Figure NP 12-2 includes other factors to consider in evaluating whether arrangements are exchange or nonexchange.
Figure NP 12-2
Indicators of whether transactions are exchange or nonexchange
Indicative of an exchange
Indicative of nonexchange
  • The expressed intent by both parties is to exchange resources for goods and services that are of commensurate value
  • Recipient solicits assets from the resource provider without the intent of providing goods or services of commensurate value
  • Both parties agree on the amount of assets transferred in exchange for goods and services that are of commensurate value
  • Resource provider has full discretion in determining the amount of the transferred assets
  • Contractual provisions provide for assessment of penalties beyond the amount of assets transferred if the recipient (e.g., NFP) fails to perform
  • Penalties assessed for failure to comply with the terms of the agreement are limited to the delivery of assets/services already provided and the return of unspent funds

12.2.1 Revenue from government grants

ASC 958-605 provides explicit guidance that indicates that government grants with certain features would not be commensurate value exchanges. Most of those features focus on grants from federal government agencies, as many activities funded by the federal government are carried out for the public’s benefit, rather than in connection with obtaining proprietary benefits or goods and services for the government’s own use.
Prior to the adoption of ASU 2018-08, widespread historical practice considered many federal grants as exchange transactions. Figure NP 12-3 describes some of the historical justifications for that practice, along with the explicit clarifications added to ASC 958-605 (primarily in ASC 958-605-15-5A) by ASU 2018-08 to address that practice.
Figure NP 12-3
Comparison of historical practice on classification of federal grants as exchanges to new guidance introduced by ASU 2018-08
Rationale used to support treatment as exchange transaction
ASU 2018-08’s clarifications
The federal government does not make “donations;” thus, the use of contribution accounting for federal grants is not appropriate.
Automatically defaulting to “exchange” treatment for federal grants is not appropriate. The type of resource provider should not override the substance of an arrangement with nonreciprocal characteristics.
As used in GAAP, the term “contribution” refers to nonexchange or nonreciprocal transactions. It is not focused narrowly on charitable donations.
A government agency can carry out its mission through outsourcing certain activities to subcontractors. The value received in exchange is the discharge of the agency’s own responsibilities.
In an exchange transaction, the resource provider benefits directly. If the general public receives the primary benefit from the activities, any benefits received by the resource provider would be indirect or incidental.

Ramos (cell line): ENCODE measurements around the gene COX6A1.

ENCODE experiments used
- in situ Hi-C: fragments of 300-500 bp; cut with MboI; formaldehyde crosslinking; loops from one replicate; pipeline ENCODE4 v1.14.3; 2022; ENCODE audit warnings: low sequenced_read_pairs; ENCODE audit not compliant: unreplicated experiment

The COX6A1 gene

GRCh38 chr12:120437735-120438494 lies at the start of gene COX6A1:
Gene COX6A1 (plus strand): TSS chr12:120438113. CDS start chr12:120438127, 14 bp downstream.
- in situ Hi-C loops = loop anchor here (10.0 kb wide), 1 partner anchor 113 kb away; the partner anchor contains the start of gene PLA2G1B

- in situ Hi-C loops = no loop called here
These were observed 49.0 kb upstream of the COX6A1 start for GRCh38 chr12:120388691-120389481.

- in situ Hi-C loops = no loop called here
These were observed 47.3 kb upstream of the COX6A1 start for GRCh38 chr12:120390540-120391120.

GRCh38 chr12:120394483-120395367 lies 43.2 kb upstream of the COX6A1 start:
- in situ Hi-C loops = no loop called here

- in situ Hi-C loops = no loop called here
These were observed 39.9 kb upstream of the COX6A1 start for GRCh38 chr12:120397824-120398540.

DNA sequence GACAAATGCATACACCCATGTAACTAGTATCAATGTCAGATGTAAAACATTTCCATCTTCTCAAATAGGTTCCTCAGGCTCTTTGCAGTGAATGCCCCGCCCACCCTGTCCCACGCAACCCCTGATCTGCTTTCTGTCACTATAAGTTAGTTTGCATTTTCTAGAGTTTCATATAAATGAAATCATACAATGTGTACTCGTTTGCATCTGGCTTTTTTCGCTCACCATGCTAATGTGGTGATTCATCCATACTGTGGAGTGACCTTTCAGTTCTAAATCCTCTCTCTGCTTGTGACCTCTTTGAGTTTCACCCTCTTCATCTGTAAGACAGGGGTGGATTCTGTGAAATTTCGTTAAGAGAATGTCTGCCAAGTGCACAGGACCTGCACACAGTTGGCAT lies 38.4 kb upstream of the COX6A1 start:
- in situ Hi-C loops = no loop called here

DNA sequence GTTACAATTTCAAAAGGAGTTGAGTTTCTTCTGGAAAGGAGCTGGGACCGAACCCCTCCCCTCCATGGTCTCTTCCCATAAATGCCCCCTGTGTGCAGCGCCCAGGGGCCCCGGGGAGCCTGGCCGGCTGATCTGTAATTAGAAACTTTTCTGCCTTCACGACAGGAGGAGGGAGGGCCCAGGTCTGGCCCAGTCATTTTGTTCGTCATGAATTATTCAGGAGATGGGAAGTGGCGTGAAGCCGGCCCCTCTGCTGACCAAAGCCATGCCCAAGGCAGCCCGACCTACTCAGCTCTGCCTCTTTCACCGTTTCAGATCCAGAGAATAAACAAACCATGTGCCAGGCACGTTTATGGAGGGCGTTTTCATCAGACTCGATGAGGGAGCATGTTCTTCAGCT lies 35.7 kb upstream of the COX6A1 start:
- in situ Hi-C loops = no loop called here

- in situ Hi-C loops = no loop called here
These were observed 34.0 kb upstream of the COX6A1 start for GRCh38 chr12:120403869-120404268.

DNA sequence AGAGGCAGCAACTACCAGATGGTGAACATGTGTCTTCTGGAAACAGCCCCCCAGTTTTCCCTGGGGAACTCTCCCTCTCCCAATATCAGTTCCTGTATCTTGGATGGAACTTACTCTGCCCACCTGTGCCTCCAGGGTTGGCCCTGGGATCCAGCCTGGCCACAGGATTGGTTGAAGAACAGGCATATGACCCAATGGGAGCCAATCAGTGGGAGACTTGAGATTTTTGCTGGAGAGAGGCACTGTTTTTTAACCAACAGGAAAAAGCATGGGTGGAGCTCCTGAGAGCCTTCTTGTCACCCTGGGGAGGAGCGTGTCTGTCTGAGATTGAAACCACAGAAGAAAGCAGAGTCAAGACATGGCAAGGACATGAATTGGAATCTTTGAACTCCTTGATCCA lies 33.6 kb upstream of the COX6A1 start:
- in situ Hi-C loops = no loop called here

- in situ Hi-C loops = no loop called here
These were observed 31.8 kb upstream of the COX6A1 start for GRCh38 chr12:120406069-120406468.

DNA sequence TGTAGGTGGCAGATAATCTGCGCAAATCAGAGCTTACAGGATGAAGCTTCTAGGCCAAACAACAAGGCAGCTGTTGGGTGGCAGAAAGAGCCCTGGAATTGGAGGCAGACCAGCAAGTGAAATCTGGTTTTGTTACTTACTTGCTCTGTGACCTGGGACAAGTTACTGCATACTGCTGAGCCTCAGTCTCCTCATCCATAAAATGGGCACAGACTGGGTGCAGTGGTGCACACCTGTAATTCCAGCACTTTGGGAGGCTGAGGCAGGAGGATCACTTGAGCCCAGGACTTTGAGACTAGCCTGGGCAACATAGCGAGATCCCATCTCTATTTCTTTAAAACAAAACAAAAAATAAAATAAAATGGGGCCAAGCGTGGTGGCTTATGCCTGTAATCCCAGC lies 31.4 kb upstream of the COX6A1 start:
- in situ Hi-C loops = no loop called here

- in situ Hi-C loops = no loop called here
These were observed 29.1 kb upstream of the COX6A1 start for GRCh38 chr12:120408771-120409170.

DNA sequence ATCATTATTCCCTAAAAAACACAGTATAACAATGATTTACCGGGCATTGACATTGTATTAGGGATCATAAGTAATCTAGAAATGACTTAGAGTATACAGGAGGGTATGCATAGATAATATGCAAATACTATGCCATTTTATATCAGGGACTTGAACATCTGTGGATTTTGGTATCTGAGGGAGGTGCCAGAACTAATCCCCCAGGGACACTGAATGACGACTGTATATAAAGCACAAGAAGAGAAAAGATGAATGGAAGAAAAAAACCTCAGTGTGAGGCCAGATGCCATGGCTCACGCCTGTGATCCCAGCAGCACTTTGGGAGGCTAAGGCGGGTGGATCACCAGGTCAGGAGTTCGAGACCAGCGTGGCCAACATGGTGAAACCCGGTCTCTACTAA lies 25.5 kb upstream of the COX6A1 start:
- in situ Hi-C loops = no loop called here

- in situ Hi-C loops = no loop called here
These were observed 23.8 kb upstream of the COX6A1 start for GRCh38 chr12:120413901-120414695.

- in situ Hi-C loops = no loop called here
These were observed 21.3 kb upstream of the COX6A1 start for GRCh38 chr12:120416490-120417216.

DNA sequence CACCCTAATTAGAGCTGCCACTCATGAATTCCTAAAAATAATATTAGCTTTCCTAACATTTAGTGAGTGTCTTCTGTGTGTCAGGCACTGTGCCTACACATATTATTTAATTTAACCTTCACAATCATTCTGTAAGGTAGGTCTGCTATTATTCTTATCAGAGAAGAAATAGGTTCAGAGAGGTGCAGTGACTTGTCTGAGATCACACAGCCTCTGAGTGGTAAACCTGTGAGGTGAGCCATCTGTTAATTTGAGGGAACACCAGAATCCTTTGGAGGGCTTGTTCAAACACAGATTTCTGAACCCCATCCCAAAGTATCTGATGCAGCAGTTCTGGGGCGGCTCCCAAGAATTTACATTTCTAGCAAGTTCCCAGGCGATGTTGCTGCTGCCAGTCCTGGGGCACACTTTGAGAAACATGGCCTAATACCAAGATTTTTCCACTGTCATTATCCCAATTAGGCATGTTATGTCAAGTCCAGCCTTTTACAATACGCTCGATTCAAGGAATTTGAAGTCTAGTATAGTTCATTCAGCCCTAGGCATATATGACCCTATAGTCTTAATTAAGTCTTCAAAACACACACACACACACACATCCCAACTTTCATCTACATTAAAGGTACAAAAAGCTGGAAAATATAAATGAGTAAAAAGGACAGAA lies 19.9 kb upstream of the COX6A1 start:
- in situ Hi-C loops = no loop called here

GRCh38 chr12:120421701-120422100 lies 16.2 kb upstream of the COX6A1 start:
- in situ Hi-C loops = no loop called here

Neither the intangible benefits arising from having its mission furthered nor the positive sentiments arising from acting as a donor would constitute commensurate value received by a resource provider.
Grant-funded activities that benefit the public at large are reciprocal, because “general public” is synonymous with “government.” Benefits received by the public at large are tantamount to benefits received by the government itself.
The public and the government cannot be viewed as the same party for revenue recognition purposes.
Notwithstanding historical practice prior to the adoption of ASU 2018-08, most federal grants received by NFPs are subject to the nonexchange (contribution) revenue recognition model.
Many federal grants are awarded on a cost-reimbursement basis. Because of requirements related to most federal grants, the ASC 958-605 model views federal grant cost-reimbursement arrangements as conditional contributions. Because conditions would be satisfied by incurring those same costs, the revenue recognition pattern would likely be similar to historical (pre-ASU 2018-08) accounting for exchange transactions.
The guidance on determining whether government grants are exchange or nonexchange transactions is illustrated in Example NP 12-3.
Federal research grant
The National Institutes of Health (NIH), an agency of the federal government, announces the availability of awards for research projects involving certain infectious diseases. NFP Research Institute applies for and receives a $500,000 research award for this purpose.
Is the arrangement between NIH and NFP Research Institute an exchange transaction?
Because the NIH is not receiving benefits in return (apart from the advancement of its mission), the arrangement would be nonreciprocal (nonexchange).
While this might appear similar to the “outsourcing” of research in Example NP 12-1, the focus of the distinction between an exchange transaction and a nonexchange transaction is on whether reciprocal benefits actually flow between the parties to an agreement. Unlike PharmaCo in Example NP 12-1, the NIH is not directly receiving goods, services, or intangible rights (e.g., a license to intellectual property) in return for the resources provided. Although the NIH’s mission is furthered by NFP Research Institute carrying out the research, that benefit is secondary to the benefit received by the general public.